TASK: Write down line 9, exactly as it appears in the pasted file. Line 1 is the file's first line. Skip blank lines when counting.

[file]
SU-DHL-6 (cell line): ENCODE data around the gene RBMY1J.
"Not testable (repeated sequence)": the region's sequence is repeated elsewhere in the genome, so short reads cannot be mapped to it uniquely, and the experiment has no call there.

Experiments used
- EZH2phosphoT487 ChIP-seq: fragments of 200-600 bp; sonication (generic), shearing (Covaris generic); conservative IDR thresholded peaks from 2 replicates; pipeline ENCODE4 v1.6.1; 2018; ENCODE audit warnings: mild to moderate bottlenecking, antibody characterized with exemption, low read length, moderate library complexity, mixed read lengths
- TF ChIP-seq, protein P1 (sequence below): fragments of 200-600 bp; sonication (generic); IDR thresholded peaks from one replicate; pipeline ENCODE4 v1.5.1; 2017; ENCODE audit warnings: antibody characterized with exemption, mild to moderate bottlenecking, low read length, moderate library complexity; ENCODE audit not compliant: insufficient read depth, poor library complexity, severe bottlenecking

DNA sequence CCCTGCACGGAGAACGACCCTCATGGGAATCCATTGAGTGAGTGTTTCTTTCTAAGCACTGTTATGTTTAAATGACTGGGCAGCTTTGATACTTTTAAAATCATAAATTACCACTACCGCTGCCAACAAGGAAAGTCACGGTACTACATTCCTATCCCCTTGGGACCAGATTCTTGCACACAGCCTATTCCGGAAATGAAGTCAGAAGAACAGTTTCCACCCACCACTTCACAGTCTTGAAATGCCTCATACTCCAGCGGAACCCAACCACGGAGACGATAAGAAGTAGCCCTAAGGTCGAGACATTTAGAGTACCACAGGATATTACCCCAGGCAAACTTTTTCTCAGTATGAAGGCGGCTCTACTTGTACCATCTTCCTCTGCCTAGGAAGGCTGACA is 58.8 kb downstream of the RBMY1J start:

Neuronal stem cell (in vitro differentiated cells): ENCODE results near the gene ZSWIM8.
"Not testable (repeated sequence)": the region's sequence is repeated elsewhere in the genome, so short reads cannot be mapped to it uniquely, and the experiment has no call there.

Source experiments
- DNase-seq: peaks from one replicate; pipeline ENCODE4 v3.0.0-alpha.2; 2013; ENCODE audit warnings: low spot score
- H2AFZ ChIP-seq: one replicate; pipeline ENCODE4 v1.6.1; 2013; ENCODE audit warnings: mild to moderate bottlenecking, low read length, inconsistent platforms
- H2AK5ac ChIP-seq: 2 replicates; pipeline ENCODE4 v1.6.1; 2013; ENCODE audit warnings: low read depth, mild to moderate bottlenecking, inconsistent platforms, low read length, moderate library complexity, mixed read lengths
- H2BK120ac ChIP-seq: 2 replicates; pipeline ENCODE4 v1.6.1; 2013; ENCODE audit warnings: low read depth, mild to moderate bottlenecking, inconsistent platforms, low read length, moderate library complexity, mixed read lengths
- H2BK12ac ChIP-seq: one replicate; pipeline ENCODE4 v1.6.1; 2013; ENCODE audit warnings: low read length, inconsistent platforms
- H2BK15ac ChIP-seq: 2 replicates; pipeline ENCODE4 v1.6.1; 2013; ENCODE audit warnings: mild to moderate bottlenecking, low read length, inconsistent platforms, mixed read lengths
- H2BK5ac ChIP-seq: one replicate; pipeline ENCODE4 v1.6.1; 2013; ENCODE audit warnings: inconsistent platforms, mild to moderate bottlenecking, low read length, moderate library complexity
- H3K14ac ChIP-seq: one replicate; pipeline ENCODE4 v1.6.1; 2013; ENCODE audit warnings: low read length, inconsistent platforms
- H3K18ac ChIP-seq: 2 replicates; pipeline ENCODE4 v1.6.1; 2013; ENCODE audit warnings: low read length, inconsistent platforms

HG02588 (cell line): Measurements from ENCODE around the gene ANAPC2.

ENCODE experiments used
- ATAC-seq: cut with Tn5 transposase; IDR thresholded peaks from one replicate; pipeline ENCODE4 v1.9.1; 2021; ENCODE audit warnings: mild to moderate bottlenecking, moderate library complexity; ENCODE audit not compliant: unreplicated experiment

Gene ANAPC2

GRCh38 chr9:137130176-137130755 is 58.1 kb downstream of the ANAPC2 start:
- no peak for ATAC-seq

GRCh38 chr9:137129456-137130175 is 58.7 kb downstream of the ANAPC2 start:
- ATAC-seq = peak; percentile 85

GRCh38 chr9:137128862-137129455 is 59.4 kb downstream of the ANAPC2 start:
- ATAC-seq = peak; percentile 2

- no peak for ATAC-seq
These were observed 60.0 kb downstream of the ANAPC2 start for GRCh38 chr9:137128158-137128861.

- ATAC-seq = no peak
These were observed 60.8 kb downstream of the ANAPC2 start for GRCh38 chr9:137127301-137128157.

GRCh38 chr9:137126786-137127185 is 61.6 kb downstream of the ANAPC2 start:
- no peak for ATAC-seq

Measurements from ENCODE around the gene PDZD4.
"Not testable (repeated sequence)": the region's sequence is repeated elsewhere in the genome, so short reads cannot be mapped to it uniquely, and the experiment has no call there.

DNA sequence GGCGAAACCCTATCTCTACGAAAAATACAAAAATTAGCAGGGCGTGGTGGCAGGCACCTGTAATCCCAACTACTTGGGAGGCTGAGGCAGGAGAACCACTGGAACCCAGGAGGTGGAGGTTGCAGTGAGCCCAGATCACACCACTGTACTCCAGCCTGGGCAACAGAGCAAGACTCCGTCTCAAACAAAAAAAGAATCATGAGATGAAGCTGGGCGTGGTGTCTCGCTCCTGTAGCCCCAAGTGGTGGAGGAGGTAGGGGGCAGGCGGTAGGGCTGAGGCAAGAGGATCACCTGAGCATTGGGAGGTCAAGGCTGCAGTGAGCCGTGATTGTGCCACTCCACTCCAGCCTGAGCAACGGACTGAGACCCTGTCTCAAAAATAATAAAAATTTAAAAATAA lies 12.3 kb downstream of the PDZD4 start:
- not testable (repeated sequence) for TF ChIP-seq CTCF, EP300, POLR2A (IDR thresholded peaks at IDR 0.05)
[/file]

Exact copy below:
Source experiments